There's been a lot of talk in Canada over the past few weeks about Afghanistan.
In particular, the governing Conservative party and opposition Liberal party have both been touting their plans for Afghanistan. The Conservatives have recently announced that they're willing to extend the combat mission to 2011 -- and put their government on the line doing it -- if NATO can drum up an additional 1,000 troops for Kandahar.
NATO has already proven quite amicable to this idea -- France has already pledged an additional 700 paratroopers for the volatile region.
The Liberal position, meanwhile, has been less than clear. It's basically been outlined as "remain in Afghanistan, but shift away from combat".
"Our position is very clear and we're very united around this position. I'm just saying that maybe we weren't clear enough in communicating it, so we should be clear," Liberal MP Pablo Rodriguez admitted.
And so the Liberals have taken it upon themselves to make their alternative mission crystal clear.
Lo and behold, it turns out that the Liberal alternative to the mission they themselves initiated is almost entirely unfeasible.
Basically, the Liberals' alternative plan works out into three basic points:
"• NATO must secure troops to rotate into Kandahar to allow Canadian troops to be deployed pursuant to the mission priorities training and reconstruction;
• The government must secure medium helicopter lift and high performance Unmanned Aerial Vehicles; and
• The Government of Canada must immediately notify NATO that Canada will end its military presence in Kandahar as of February 1, 2011 and as of that date, the deployment of the Canadian Forces troops out of Kandahar will start as soon as possible, so that it will have been completed by July 1, 2011."
"The Liberal amendment also stipulates that after February 2009, Canada’s mission in Afghanistan should consist of training the Afghan National Security Forces, providing security for reconstruction and development projects in Kandahar, and continuing Canada’s responsibility for the Kandahar Provincial Reconstruction Team," the Liberal party press release continues.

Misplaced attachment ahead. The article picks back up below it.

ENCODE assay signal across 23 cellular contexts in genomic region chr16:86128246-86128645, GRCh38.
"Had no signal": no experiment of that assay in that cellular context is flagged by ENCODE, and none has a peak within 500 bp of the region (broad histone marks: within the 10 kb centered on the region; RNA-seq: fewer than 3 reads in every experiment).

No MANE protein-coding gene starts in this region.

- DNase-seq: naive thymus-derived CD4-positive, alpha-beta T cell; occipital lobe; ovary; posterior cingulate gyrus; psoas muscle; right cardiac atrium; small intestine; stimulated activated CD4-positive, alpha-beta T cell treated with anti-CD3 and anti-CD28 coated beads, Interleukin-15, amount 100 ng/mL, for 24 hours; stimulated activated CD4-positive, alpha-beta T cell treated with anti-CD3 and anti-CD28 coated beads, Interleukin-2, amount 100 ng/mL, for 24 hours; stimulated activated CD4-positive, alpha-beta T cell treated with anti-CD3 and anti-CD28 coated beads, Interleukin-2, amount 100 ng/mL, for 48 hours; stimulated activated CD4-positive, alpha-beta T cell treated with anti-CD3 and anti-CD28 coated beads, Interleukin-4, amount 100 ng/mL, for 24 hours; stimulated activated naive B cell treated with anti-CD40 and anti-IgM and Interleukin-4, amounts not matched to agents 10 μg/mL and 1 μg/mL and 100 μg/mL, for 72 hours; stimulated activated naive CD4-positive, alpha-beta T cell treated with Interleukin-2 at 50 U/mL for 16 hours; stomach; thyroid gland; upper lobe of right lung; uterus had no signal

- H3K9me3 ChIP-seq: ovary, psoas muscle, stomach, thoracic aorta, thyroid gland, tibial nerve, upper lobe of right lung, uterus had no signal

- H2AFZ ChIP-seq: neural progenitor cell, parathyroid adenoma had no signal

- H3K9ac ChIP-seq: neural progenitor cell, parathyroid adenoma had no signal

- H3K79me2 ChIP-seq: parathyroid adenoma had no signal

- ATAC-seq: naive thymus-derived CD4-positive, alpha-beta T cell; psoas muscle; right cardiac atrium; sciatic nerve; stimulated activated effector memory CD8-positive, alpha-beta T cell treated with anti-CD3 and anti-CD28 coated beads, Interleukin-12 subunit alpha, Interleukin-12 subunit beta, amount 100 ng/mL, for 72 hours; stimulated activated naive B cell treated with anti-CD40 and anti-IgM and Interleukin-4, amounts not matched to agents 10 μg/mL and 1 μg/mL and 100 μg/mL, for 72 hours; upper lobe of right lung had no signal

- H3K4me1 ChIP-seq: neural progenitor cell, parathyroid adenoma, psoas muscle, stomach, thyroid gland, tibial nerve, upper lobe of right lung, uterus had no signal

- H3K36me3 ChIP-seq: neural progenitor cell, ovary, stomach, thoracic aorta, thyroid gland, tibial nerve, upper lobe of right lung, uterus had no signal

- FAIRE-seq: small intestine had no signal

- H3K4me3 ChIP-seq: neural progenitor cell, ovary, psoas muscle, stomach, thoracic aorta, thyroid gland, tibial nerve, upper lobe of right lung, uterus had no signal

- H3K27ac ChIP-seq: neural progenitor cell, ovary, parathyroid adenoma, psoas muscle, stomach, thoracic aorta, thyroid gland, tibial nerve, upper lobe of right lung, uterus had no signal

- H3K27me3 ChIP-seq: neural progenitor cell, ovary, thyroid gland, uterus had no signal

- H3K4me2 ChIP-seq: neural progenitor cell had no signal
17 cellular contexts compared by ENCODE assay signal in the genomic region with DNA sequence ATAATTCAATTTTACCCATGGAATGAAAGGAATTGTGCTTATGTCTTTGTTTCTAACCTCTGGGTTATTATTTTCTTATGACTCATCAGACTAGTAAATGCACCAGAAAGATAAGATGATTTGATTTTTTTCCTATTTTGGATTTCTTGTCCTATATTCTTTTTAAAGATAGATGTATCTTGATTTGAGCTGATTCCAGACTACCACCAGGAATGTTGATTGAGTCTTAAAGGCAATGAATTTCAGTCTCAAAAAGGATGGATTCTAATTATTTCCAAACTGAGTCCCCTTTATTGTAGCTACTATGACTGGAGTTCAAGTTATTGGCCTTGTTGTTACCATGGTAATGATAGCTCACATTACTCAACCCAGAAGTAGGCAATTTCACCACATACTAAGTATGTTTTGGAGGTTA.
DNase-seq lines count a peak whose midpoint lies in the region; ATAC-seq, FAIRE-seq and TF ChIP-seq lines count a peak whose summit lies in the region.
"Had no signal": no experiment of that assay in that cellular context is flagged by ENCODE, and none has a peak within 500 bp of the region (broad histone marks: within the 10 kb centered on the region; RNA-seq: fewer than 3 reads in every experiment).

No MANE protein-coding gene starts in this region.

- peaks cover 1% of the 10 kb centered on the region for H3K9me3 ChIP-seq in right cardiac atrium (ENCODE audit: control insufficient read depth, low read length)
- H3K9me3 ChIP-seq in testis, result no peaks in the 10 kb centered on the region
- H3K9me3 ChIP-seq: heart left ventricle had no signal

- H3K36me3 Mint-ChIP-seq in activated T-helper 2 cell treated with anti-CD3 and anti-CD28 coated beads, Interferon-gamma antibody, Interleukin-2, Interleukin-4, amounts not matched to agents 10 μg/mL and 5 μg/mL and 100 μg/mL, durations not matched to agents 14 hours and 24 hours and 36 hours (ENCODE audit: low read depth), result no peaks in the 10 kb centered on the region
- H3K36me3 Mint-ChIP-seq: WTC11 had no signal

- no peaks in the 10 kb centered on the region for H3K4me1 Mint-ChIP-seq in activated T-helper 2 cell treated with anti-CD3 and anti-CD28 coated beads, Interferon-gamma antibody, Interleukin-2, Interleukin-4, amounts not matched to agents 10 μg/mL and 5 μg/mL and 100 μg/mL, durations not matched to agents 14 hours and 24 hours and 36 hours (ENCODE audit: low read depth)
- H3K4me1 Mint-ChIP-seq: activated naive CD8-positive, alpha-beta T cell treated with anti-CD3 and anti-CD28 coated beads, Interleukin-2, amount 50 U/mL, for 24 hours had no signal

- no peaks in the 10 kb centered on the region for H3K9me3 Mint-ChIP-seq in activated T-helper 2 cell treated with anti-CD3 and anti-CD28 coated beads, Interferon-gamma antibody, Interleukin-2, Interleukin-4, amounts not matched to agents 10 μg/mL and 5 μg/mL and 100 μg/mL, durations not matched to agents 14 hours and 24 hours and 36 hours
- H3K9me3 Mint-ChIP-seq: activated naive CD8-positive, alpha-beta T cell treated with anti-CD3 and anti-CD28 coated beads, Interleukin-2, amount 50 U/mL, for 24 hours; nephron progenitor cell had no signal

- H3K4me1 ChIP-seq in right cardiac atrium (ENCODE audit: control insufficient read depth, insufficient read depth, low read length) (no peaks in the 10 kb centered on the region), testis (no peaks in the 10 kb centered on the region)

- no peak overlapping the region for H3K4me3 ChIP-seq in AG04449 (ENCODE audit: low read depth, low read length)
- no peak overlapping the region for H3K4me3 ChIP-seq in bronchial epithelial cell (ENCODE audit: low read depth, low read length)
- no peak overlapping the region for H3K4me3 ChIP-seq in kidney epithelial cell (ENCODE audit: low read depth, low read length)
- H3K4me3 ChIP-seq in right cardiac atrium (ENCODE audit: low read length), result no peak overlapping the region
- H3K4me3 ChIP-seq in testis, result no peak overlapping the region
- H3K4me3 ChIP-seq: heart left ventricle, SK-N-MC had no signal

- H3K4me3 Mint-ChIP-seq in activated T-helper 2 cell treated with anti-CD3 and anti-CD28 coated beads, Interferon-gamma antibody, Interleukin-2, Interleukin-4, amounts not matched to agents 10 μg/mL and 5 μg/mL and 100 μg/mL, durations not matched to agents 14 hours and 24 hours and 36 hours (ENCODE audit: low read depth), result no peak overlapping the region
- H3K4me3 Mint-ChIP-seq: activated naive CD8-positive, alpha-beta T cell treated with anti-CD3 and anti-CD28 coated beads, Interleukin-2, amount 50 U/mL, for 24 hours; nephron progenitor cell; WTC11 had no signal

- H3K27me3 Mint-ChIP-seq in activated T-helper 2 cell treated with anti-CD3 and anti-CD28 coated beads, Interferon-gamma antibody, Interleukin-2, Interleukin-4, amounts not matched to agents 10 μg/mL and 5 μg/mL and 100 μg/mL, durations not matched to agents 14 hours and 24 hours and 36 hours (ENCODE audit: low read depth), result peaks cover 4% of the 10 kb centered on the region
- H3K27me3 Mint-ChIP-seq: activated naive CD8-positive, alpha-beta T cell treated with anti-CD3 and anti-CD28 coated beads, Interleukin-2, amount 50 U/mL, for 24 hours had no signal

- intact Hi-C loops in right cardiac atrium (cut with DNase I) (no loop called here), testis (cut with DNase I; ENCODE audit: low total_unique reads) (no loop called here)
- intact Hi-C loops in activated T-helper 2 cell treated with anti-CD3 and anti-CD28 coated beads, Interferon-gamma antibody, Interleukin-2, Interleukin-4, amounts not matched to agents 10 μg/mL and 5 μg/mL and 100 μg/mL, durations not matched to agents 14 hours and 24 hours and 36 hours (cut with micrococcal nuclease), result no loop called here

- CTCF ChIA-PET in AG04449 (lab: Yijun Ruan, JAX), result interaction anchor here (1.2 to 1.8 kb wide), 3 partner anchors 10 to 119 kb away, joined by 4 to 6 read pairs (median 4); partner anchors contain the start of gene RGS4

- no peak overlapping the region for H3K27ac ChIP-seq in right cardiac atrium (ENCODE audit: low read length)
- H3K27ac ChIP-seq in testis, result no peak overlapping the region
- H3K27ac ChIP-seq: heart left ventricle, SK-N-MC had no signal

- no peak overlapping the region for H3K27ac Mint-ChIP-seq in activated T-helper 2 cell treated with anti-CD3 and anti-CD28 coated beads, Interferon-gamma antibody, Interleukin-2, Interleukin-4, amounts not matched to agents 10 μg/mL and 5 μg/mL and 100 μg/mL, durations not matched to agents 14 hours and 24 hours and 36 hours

It's in regards to this last particular passage that the Liberal plan -- at least the third and seemingly most important principle of it -- falls entirely to pieces.
Helicopters and Unmanned Aerial Vehicles would actually be extremely valuable resources for Canadian troops in Afghanistan to have -- the Liberals should be applauded for recognizing this. Also, a Canadian shift away from combat toward reconstruction and training the Afghan army would require NATO produce troops to replace them.
This being said, the Liberal party plan falls apart as soon as one takes into consideration that the Canadian mission in Kandahar, so long as it continues, will be a combat mission.
The plan is also entirely unfeasible in setting 2011 as an end date for the Kandahar mission. While Canada certainly needs an exit strategy in Kandahar in particular and Afghanistan as a whole, the simple fact of the matter is that a time-oriented exit strategy is a recipe for failure.
What is needed is a task-oriented exit strategy. And while a time frame should certainly be set outlining the period of time in which we plan to achieve these goals, we cannot allow that time frame to dictate the rest of the mission to us.
Most of all, the Liberals are trying to sell Canadians a choice that simply doesn't exist. We can either choose a non-combat mission, or we can choose to continue the vital mission in Kandahar. We cannot have it both ways, and this all comes back to a point of fact that the Liberals simply don't seem to comprehend:
The Talibian is active in Kandahar, and they won't lay down their arms simply because we're training the Afghan army and building civil infrastructure. If we go on the defensive, the Taliban will simply go on the offensive. And they will not relent.
As such, so long as Canadian troops are in Kandahar, neither should we.
The Liberals need to go back to the drawing board, and we as Canadians need to keep sending them back to the drawing board until they understand the realities on the ground in Afghanistan.